The awe-inspiring landscapes surrounding Iceland’s Vatnajökull glacier are a reminder to grab life by the reins.
We slam our pickaxes down into the ice, taking a breather from our rabid scramble up the glacier.
Suddenly, a thunderous cracking sound bounces off the mountains on either side of us. Our chatter dies away as we whip our heads up in unison, scanning the cavalcade of jagged ice above for signs of movement.
When nothing stirs, our guide Kasha breaks the silence.
“Let’s hope the Öræfajökull volcano doesn’t erupt today!” she laughs, picking up her axe and turning to face the looming ice wall. Everyone is oddly quiet as we fall in step behind her.
It’s a startling reminder of where we are: hiking across the largest glacier in Europe in one of the wildest countries in the world. The glacier, Vatnajökull, is unfathomably huge, covering around 10 percent of Iceland, complete with several of the country’s most explosive volcanoes beneath. It’s the perfect place in Iceland for thrilling adventures – exactly what I’m here to experience.
“That’s one of the best things about being in Iceland; nowhere is safe from natural disaster. But as we like to say here, þetta reddast, which means ‘It’ll all be OK in the end!’” giggles Kasha.
This is Iceland’s unofficial motto, and Kasha’s easy-going attitude in the face of such powerful nature is a common theme on my trip around the southeast corner of the country.
It’s here that offers the easiest access to the glacier and the landscapes that surround it, all protected as part of Vatnajökull National Park. And despite a booming tourism industry in Iceland, the number of people out this far from Reykjavik have dwindled, congregating around a few select sights.
One of those is the Jökulsárlón Glacier Lagoon, where giant icebergs are pulled across the large body of water by underwater currents and Iceland’s fierce winds. I skip the crowds by visiting after dinner; in summer, Iceland enjoys almost 24 hours of daylight, making it easy to avoid the large crowds touring late at night. Near midnight, I watch as the golden glow of ‘sunset’ unfolds across the water, in the background the faint cries of birds and the splash of seals as they frolic in the calm water.
The next day sees me arrive at the shores of a different glacier lagoon, this one far more unknown: Heinabergslón. Together with my guide Óskar, we set out to explore the lagoon in kayaks, paddling out as a mist claws its way across the giant icebergs. For a few hours, we glide between the chunks of ice, admire pocked caves, and drift underneath large ice overhangs. The scenery is otherworldly.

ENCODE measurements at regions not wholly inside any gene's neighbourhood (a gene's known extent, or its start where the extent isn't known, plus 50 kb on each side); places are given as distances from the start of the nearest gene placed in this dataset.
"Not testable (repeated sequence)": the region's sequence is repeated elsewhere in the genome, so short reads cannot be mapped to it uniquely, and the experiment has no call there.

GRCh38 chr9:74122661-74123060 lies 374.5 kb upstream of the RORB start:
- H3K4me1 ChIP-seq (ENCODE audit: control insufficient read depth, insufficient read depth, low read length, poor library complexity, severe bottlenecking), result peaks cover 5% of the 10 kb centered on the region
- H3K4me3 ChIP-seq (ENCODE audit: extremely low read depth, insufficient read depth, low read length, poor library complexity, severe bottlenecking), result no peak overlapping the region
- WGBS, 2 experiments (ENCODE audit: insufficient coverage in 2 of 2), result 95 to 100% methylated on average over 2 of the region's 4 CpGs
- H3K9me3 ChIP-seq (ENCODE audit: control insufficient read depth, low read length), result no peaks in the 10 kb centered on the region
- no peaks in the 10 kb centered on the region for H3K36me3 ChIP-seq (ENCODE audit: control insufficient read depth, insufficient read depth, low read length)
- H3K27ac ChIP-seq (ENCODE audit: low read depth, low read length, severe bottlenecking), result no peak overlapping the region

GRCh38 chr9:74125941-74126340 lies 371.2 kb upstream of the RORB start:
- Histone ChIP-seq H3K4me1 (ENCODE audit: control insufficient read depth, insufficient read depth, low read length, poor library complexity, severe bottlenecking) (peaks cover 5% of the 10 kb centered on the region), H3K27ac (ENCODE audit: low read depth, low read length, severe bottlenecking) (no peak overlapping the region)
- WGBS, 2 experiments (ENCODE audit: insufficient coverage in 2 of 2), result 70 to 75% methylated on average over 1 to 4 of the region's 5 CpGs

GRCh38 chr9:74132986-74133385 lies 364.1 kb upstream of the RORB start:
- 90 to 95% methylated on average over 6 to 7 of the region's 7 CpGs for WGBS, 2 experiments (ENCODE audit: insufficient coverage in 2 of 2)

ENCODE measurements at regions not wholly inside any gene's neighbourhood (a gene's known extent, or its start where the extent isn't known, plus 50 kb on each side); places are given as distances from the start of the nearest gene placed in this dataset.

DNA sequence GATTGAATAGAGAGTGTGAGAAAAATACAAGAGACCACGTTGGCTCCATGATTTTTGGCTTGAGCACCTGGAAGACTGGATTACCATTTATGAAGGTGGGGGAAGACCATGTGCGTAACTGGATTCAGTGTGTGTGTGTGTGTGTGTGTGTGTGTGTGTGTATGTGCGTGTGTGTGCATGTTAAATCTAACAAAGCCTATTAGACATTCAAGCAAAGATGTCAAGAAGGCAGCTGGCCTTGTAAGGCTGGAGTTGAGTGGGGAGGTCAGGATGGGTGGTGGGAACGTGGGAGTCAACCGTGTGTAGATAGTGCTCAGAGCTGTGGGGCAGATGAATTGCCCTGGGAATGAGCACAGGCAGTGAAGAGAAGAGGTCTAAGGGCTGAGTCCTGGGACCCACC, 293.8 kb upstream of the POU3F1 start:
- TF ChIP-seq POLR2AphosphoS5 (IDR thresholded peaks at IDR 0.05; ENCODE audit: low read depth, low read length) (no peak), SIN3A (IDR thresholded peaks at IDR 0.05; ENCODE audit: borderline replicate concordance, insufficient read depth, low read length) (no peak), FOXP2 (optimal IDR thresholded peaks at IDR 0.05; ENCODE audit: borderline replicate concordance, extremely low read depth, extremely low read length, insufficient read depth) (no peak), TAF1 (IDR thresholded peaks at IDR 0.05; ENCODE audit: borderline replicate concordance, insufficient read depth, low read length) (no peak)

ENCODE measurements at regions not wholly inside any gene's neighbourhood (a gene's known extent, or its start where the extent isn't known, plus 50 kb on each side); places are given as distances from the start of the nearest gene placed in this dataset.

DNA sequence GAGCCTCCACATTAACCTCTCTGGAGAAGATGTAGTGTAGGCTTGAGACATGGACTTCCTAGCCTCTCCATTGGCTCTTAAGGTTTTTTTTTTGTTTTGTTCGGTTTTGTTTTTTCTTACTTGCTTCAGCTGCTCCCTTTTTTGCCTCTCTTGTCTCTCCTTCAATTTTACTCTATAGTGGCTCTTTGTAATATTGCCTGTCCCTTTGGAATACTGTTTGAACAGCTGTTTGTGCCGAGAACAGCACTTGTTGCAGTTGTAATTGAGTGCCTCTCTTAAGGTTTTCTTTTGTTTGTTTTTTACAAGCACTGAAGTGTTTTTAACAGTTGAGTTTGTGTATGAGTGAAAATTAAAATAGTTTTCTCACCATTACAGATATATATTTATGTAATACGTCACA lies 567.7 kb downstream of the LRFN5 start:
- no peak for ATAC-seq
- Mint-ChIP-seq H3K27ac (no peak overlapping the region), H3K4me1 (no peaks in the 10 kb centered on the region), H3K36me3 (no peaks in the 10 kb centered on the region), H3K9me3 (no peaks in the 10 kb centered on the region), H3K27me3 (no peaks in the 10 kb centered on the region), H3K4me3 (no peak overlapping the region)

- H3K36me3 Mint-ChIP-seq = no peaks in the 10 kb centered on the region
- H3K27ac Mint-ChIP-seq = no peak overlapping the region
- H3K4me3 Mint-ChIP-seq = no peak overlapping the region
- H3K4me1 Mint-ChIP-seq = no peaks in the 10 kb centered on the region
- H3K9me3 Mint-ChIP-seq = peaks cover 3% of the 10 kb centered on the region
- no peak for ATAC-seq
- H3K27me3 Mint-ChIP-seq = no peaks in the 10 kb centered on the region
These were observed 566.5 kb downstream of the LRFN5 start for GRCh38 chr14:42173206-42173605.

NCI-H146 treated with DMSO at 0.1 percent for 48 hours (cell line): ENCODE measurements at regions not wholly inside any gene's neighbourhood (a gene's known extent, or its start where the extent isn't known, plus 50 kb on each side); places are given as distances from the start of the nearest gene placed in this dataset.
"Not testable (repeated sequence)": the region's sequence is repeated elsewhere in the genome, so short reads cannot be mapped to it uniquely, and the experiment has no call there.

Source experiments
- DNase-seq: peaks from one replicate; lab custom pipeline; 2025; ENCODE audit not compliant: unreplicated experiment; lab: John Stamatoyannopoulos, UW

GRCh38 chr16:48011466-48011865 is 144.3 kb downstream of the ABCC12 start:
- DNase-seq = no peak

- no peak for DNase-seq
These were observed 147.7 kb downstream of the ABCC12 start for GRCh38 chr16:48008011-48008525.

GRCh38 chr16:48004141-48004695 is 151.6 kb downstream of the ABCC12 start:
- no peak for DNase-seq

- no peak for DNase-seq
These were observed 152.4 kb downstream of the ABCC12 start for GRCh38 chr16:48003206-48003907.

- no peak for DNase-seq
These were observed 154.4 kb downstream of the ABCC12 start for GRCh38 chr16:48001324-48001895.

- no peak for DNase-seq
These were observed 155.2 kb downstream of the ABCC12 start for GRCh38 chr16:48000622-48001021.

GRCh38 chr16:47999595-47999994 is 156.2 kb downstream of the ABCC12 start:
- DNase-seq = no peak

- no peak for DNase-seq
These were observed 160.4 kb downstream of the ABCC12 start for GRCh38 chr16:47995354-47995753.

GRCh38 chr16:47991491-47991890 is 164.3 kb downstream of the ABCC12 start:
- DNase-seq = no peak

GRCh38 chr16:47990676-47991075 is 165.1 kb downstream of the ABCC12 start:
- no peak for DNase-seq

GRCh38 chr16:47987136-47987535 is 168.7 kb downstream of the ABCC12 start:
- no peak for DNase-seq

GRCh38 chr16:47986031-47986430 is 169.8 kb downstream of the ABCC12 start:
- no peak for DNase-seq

“Looks like a good place to land over there,” muses Óskar, making a beeline for a large iceberg. He steers his kayak into the ice, the nose crashing up onto ‘land’. He jumps out and motions for me to do the same. I paddle hard, lifting my oar up as the nose of my kayak edges up onto the glacier, the bottom scraping as Óskar pulls me onto the iceberg.
Each day I’m dwarfed by my surroundings, driving up dirt roads that end at dramatic glacier tongues, towering mountains all around, hardly another soul to be seen.
We strap on crampons to our gumboots, the sharp spikes letting us freely roam without fear of slipping. “This is the only place where it’s safe to walk on icebergs,” says Óskar. “Here, they get larger towards the bottom, making them stable. In the other glacier lagoons, it’s the opposite. They can flip at any time.”
It’s another reminder that Iceland is a country not to be trifled with. Each day I’m dwarfed by my surroundings, driving up dirt roads that end at dramatic glacier tongues, towering mountains all around, hardly another soul to be seen.
On my final day, more of the same. With my guide Siggi I’m venturing into the Lónsöræfi Nature Reserve, an area next to the glacier thick with twisting valleys, birch forests, and rushing glacial rivers. It’s one of Iceland’s last wilderness frontiers. “Only around 600 to 700 people come hiking here each summer,” Siggi points out. “I think you’re going to love it!”
He’s not wrong – the place is fantastic. We bump along rough dirt tracks while Siggi catches me up on the gossip of the area: who sold what house, for how much, family feuds – he knows everything and everyone. That’s the nature of an island like this.
Things get more serious as we start driving across the shifting black sand of the valley floor, fording steely-grey glacial rivers. I get out of the car at various points to explore on foot, winding my way through birch forests and alongside rivers, even startling a reindeer.
My final hike for the day is a doozy. Siggi lets me out in a valley and agrees to meet me on the other side of a mountain. I scramble up the steep slope, arriving at a windswept and barren plateau with my camera in my hand.
I feel suddenly vulnerable, aware that I have no phone reception and that the weather in Iceland can change in an instant. With dark clouds at my back, I step up the pace across the plateau, the trail now dwindling into nothing, leaving me to scout for landmarks Siggi had mentioned.
‘þetta reddast’ I tell myself, adopting the Icelandic motto as I push on.
Despite the nagging worry that I might be heading in the wrong direction, it’s hard not to be impressed by my surroundings. The panoramas from here are incredible. I can’t see any roads, hear any cars, or see a single house; I could be the only person in this entire nature reserve, or the entire country. It’s exhilarating.
I do make it back to Siggi, but the feeling of being alone in a vast wilderness stays with me long after our day is done.
These landscapes aren’t simply meant to be admired and photographed. Instead, it’s about being humbled by the gargantuan nature of this country which immediately puts our life and all our worries into perspective.
get in the know Vatnajökull National Park is the largest protected area in Europe.
You can fly from Australia to Reykjavik with Finnair from AU$4,200 return.